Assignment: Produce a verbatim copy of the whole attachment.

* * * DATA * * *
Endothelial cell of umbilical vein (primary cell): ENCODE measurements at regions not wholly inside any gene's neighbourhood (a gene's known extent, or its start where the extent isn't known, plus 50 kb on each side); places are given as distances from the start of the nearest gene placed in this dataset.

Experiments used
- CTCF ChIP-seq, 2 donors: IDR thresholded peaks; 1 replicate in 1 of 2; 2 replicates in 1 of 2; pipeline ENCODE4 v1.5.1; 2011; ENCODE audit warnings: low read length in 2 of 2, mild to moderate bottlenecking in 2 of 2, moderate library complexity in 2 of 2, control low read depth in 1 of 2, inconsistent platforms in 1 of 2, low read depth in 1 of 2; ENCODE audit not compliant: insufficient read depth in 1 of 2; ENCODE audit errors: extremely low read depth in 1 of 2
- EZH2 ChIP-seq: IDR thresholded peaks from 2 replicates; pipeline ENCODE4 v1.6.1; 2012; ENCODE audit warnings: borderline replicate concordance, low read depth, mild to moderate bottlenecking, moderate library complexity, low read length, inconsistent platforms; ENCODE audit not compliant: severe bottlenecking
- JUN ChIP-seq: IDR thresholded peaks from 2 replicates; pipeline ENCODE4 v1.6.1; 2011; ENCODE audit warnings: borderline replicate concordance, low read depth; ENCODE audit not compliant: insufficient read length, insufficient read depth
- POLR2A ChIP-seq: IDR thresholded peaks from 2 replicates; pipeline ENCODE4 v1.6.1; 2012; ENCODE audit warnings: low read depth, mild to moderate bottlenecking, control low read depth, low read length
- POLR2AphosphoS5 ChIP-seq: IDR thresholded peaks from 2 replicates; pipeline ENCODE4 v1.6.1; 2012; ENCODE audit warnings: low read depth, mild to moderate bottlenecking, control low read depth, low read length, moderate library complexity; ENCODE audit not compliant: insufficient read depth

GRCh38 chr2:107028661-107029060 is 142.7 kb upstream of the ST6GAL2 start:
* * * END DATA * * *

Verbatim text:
Endothelial cell of umbilical vein (primary cell): ENCODE measurements at regions not wholly inside any gene's neighbourhood (a gene's known extent, or its start where the extent isn't known, plus 50 kb on each side); places are given as distances from the start of the nearest gene placed in this dataset.

Experiments used
- CTCF ChIP-seq, 2 donors: IDR thresholded peaks; 1 replicate in 1 of 2; 2 replicates in 1 of 2; pipeline ENCODE4 v1.5.1; 2011; ENCODE audit warnings: low read length in 2 of 2, mild to moderate bottlenecking in 2 of 2, moderate library complexity in 2 of 2, control low read depth in 1 of 2, inconsistent platforms in 1 of 2, low read depth in 1 of 2; ENCODE audit not compliant: insufficient read depth in 1 of 2; ENCODE audit errors: extremely low read depth in 1 of 2
- EZH2 ChIP-seq: IDR thresholded peaks from 2 replicates; pipeline ENCODE4 v1.6.1; 2012; ENCODE audit warnings: borderline replicate concordance, low read depth, mild to moderate bottlenecking, moderate library complexity, low read length, inconsistent platforms; ENCODE audit not compliant: severe bottlenecking
- JUN ChIP-seq: IDR thresholded peaks from 2 replicates; pipeline ENCODE4 v1.6.1; 2011; ENCODE audit warnings: borderline replicate concordance, low read depth; ENCODE audit not compliant: insufficient read length, insufficient read depth
- POLR2A ChIP-seq: IDR thresholded peaks from 2 replicates; pipeline ENCODE4 v1.6.1; 2012; ENCODE audit warnings: low read depth, mild to moderate bottlenecking, control low read depth, low read length
- POLR2AphosphoS5 ChIP-seq: IDR thresholded peaks from 2 replicates; pipeline ENCODE4 v1.6.1; 2012; ENCODE audit warnings: low read depth, mild to moderate bottlenecking, control low read depth, low read length, moderate library complexity; ENCODE audit not compliant: insufficient read depth

GRCh38 chr2:107028661-107029060 is 142.7 kb upstream of the ST6GAL2 start: